If Apocalyptic prophecies where common at the time, its entirely reasonable that word of mouth tales from the time might have added such things into the works we have.  It’s also reasonable to think that some of the translations might have highlighted that as an interpretation even though the original stories were not as clear about an imminent end.  Treating the works as historical readings, then, allows for reasons to reject the purportedly obvious conclusion.  It’s only if we treat the Bible and especially the New Testament as the dictated Word of God that we couldn’t make such moves, but that’s very shaky, if for no other reason than at least Luke is insisting that that isn’t what he’s doing, and it is at least a reasonably accepted Catholic doctrine that they are four different eyewitness accounts (or collections of them).  I know this because I was taught that in my Catholic grade school.

And things get worse for Seidensticker in his own arguments, because he notes that early Christians seem to have noticed this embarrassment:

This author is largely echoing the argument in 2 Peter 3:3–9, which admits that the second coming is late but that God is doing humanity a favor by delaying judgment so that more can be brought into the fold.

The actual text is this:

Above all, you must understand that in the last days scoffers will come, scoffing and following their own evil desires. They will say, “Where is this ‘coming’ he promised? Ever since our ancestors died, everything goes on as it has since the beginning of creation.” But they deliberately forget that long ago by God’s word the heavens came into being and the earth was formed out of water and by water. By these waters also the world of that time was deluged and destroyed. By the same word the present heavens and earth are reserved for fire, being kept for the day of judgment and destruction of the ungodly.

But do not forget this one thing, dear friends: With the Lord a day is like a thousand years, and a thousand years are like a day. The Lord is not slow in keeping his promise, as some understand slowness. Instead he is patient with you, not wanting anyone to perish, but everyone to come to repentance.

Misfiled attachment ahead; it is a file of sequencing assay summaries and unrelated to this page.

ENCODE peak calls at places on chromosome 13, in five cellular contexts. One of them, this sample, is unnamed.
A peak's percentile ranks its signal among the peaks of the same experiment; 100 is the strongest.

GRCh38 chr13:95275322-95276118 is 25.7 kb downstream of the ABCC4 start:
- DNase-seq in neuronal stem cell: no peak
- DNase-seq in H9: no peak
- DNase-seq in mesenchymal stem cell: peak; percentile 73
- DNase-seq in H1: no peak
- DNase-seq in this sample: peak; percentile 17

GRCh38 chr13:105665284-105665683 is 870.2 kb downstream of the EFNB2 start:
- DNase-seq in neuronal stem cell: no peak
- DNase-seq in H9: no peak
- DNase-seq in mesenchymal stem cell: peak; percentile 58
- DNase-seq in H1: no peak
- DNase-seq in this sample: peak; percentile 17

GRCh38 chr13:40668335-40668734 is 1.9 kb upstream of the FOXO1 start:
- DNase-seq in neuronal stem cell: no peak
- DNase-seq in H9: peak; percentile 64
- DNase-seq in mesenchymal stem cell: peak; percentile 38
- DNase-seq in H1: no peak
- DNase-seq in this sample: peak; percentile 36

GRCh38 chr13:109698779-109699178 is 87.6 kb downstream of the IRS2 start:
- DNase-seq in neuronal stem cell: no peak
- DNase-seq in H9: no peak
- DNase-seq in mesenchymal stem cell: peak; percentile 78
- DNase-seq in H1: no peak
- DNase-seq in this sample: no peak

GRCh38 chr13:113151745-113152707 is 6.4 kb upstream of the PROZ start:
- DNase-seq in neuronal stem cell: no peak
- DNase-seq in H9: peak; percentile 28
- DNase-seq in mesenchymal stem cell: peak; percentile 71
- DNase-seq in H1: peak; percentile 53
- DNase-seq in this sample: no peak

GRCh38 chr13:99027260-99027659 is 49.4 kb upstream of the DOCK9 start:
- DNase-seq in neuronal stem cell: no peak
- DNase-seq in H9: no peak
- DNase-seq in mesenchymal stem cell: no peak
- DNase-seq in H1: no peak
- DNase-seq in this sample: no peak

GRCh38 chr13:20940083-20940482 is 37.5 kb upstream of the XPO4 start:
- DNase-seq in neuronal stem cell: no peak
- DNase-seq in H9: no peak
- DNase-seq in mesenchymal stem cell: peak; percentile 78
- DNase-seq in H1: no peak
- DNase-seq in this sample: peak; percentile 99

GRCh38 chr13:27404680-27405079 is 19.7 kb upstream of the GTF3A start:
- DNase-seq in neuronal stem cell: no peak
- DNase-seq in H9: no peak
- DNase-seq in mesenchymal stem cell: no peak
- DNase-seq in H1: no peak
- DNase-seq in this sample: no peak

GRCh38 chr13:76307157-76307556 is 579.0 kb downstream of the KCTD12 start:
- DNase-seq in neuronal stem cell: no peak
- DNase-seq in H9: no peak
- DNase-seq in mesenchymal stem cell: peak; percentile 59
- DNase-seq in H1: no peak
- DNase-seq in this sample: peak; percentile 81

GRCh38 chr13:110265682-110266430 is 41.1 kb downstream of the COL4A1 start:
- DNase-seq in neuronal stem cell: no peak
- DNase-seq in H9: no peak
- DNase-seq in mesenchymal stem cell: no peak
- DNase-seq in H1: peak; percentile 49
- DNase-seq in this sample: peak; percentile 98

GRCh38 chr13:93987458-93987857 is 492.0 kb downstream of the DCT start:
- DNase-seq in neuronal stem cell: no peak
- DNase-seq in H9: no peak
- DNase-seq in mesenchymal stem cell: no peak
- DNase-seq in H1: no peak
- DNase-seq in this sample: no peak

So if we accept this as a valid part of the NT, then Christians have the answer:  God is waiting for the right time, and it isn’t the right time yet.  And so imminent doesn’t mean to God what it means to humans, and so that we seem to be thousands of years “late” isn’t an issue.  It will happen when it happens, which is pretty much how Christians see it.

So the NT itself, in fact, solves the problem of the end of the world not happening yet.  So given this, Seidensticker needs to move to a different and weaker argument about why, then Jesus got it wrong:

Yet again, this doesn’t explain how an omniscient being like Jesus gets it wrong. If that’s what Jesus meant, he could’ve said that. Omniscient beings don’t change their minds based on new information, because there can be no new information for them.

This, then, actually explains why in the first post he made some much weaker arguments about the supposedly odd limitations of Jesus:

Jesus didn’t know a lot of things. But give the guy a break—it’s not like he was perfect.

    • In a crowd of people, a woman with a bleeding problem touched Jesus’s robe and was healed (Mark 5:25–34). After the incident, “Jesus realized that power had gone out from him” and demanded to know who had touched him. Oddly, Jesus’s power is treated as a limited quantity, like energy in a battery. Doesn’t the Trinity have an infinite supply? But for our purposes, the more interesting question is why he had to ask who touched him. How could he not have known?
    • Jesus said that the end would come soon, but he didn’t know the exact time: “About that day or hour no one knows, not even the angels in heaven, nor the Son, but only the Father” (Matt. 24:36).*
    • Jesus promised that prayers are answered and that his followers would be able to do magic greater than he. Alas, it doesn’t work that way.
  • Jesus was amazed at the centurion’s faith (Luke 7:9) and amazed at the lack of faith in his hometown of Nazareth (Mark 6:5–6). Omniscient being aren’t supposed to be amazed.